The High Court has granted an injunction against a party that was well aware that a document it was using was a privileged letter accidentally disclosed by the other side.
The claimant in Microgeneration Technologies Ltd v RAE Contracting Ltd and Ors  EWHC 1856 (Ch) was advised by a non-solicitor insolvency specialist, but the court said the test was whether it was obvious to a reasonable solicitor that a mistake had been made.
The ruling followed an interlocutory hearing in January where the defendants were represented pro bono by counsel David Peachey through the Chancery Bar Litigant in Person Support Scheme (CLIPS), under which his work was limited to the day in question.
Afterwards, he provided them with a standard form CLIPS letter outlining his advice prior to the hearing, what had happened at the hearing and his advice as to what they should do next.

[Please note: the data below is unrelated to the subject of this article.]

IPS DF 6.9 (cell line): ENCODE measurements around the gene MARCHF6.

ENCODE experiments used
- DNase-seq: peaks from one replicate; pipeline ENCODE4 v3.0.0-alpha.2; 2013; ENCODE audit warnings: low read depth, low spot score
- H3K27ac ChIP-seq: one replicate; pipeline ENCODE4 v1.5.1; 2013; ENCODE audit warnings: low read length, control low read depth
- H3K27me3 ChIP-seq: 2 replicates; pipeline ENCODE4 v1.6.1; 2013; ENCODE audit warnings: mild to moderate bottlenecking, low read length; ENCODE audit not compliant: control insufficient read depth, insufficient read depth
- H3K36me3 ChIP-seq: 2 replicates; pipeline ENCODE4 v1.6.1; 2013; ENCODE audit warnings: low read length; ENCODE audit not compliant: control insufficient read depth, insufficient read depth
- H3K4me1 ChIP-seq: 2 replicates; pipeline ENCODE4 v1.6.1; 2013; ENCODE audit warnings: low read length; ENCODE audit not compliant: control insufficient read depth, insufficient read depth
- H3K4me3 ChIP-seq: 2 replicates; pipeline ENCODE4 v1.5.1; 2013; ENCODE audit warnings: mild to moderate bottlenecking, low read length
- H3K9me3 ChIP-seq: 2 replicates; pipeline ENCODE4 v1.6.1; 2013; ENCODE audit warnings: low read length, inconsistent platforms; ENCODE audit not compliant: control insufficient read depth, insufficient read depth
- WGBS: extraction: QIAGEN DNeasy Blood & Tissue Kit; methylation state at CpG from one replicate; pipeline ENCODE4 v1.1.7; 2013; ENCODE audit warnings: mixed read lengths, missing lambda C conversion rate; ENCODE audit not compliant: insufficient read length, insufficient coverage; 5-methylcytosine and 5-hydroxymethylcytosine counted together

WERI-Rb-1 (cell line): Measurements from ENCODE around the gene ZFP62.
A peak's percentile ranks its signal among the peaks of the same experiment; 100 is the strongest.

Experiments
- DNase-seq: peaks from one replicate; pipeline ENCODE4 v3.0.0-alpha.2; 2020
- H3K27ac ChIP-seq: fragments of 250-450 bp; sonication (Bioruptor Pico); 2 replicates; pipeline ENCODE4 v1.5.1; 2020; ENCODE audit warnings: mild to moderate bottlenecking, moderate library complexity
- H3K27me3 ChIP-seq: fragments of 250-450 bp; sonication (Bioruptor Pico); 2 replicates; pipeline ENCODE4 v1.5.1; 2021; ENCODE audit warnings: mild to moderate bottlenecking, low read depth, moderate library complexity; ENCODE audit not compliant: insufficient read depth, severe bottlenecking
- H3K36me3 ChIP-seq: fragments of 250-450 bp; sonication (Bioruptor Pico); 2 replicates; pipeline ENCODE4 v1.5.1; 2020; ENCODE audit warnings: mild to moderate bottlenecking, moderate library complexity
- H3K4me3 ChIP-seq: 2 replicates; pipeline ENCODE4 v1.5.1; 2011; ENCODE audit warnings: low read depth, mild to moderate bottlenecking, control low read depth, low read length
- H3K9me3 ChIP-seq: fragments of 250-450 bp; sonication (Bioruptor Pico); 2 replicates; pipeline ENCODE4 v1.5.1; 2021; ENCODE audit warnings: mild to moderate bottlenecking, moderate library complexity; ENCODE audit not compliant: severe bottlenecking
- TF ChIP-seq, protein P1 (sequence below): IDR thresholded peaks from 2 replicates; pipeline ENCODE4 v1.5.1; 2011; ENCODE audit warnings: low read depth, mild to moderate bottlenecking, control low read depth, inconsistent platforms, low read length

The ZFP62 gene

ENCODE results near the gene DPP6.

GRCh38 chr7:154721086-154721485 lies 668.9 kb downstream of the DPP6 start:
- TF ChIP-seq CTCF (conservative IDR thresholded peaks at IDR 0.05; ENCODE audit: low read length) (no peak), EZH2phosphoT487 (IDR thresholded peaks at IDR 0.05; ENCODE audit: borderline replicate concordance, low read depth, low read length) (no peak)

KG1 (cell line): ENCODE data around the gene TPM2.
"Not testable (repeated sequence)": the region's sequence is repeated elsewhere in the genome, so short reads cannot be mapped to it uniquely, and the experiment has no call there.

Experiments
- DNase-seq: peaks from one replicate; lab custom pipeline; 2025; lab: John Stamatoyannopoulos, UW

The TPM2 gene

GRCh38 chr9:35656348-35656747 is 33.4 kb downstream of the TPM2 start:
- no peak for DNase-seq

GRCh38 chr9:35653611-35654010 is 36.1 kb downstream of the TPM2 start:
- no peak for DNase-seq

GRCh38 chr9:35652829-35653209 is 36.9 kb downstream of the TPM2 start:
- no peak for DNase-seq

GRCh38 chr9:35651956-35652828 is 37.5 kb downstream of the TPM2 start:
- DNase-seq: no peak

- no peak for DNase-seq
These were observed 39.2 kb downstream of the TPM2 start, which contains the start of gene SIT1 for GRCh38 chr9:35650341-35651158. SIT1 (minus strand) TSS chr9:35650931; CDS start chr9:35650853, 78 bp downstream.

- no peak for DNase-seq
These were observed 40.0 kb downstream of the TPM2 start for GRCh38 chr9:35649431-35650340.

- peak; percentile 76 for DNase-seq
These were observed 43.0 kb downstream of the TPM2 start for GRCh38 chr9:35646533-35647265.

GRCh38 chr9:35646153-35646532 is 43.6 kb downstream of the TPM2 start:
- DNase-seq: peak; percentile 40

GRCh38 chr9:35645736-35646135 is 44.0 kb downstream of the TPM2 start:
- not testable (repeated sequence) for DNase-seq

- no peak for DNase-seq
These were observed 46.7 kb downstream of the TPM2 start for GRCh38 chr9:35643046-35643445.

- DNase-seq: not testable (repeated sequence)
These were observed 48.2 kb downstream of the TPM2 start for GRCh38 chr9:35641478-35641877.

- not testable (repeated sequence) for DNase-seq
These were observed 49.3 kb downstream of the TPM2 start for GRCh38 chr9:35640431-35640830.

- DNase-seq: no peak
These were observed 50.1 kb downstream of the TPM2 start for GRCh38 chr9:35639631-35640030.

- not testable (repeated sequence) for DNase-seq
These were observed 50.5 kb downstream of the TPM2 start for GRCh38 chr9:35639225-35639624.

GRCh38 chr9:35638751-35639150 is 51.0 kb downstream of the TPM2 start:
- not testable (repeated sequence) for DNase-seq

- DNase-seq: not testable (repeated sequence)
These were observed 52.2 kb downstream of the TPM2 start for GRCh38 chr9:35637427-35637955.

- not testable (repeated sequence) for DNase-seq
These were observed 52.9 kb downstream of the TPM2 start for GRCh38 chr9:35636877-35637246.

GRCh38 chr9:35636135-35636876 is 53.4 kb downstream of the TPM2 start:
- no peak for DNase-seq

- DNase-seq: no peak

Subsequently one of the defendants disclosed the letter by mistake as an attachment to a witness statement; as indicated by the statement, he had meant to include Mr Peachey’s contemporaneous, handwritten note just of the hearing.
When the defendant realised his mistake, he put the claimant – advised by Peter Murray of Insolvency & Law, which is not a law firm – on notice that it intended to seek an injunction to restrain its use.
The claimant reserved its position and said it would revert, but instead used the CLIPS letter in a subsequent witness statement.
Stuart Isaacs QC, sitting as a deputy High Court judge in the Companies Court in the Rolls Building, dismissed the argument that it would not have been obvious to a reasonable solicitor in Mr Murray’s position that the disclosure was a mistake.
“Mr Murray, who is not a solicitor, did not in my judgment give detailed consideration to the question of whether the CLIPS letter had been disclosed by mistake and conclude that it had not been…
“Even If he had concluded after detailed consideration that privilege over the CLIPS letter had been waived, that is not a conclusion that I consider would have been reached by a reasonable solicitor in Mr Murray’s position.
“In this regard, the [claimant] accepted that no different test was to be applied by reason of the fact that Mr Murray is not himself a solicitor.”
Mr Isaacs granted the injunction to restrain the claimant from using the CLIPS letter, together with an order for the delivery up or destruction of all copies.